A small piece of ‘Harmony’

‘Beneath mangroves’ by Matthew Potenski

Since I’ve been blogging, I’ve been surprised and delighted to discover that the act of blogging itself, and comments from my lovely readers has lead me to write more. I’ve been working recently on a short story, inspired by responses to ‘Dr Who Creatures who missed the cut’, and ‘Are Humans Necessary?’. You can find an illustration of a hoverbeest at the former post.

It’s too long to post here in it’s entirety, and is still a bit rough, but please find a short excerpt below. Hope you enjoy it! 🙂

Having given vent to his feelings, Plevo breathed the fumes of the swamp deeply, and felt a kind of calm return to him, his logical mind reasserting itself. Looking out over the land, a new emotion stole in, of a respect for the loveliness of his planet. Light shone through the ever present steam, refracting into a rainbow of colours. The mangroves stood tall and majestic, their gnarled branches seeming to frame the view of the next settlement, glassy and delicate on the curved horizon. Beyond the city, Plevo noticed the sky darkening, and knew it was time he returned to his own home. Fluttering his villi, he rose from his skirt, and glided out over the marsh. Only ripples showed where he had been.

Getting closer to the settlement, he could feel the warmth of the group-mind reaching out towards him like an invisible quilt: comforting, familiar, and occasionally a little stifling. He had often wondered what it was like for the psiders, with no apparent telepathic ability. They must feel so alone. No wonder they all huddled together at night: physical proximity was the only way they had of feeling comforted in the same way. Plevo noticed a few of them now, travelling on one of the walkways which had been constructed solely for them, its span as fine as spun sugar. They seemed to huddle together at the sight of him, and one called out, but he was travelling at such speed he did not catch what it said.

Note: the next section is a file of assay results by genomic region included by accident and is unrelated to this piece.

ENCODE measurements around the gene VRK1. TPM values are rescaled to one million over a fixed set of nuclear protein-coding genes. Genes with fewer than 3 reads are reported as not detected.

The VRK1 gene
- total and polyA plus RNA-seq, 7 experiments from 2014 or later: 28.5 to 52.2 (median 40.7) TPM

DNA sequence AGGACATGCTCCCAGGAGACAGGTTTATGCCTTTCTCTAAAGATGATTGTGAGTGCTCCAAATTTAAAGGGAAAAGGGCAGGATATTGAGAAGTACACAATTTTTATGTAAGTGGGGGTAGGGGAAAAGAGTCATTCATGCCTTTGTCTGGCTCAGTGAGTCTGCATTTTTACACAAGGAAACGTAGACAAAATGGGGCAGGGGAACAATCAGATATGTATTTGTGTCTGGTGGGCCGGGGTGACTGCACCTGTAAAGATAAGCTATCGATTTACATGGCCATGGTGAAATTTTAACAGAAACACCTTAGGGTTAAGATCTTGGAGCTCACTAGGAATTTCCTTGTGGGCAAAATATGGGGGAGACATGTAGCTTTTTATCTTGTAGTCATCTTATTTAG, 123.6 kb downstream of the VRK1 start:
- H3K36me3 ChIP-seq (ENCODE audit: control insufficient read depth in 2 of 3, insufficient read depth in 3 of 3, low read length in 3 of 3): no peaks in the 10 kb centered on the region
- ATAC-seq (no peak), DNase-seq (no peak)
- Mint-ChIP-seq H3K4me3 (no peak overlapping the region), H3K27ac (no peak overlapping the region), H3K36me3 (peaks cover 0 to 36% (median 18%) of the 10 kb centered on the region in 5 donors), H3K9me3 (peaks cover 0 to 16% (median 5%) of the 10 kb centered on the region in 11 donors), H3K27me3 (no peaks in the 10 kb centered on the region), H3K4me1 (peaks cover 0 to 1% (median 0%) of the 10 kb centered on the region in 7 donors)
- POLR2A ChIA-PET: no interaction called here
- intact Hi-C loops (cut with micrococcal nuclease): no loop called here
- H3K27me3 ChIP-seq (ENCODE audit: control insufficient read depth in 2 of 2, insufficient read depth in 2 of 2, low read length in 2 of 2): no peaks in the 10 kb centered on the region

As Plevo rounded under another walkway, and into the shadow of the institute, which rose high above the marsh, he started to feel the minds of his team more clearly. They were intent on something, but not in accord, so probably not currently designing. He cruised on to a platform, and allowed himself to settle on to a moving plate which raised him high into the transparent structure. The fading light caught edges and corners, making them flash. Soon the moons would rise, giving the whole a silver sheen.

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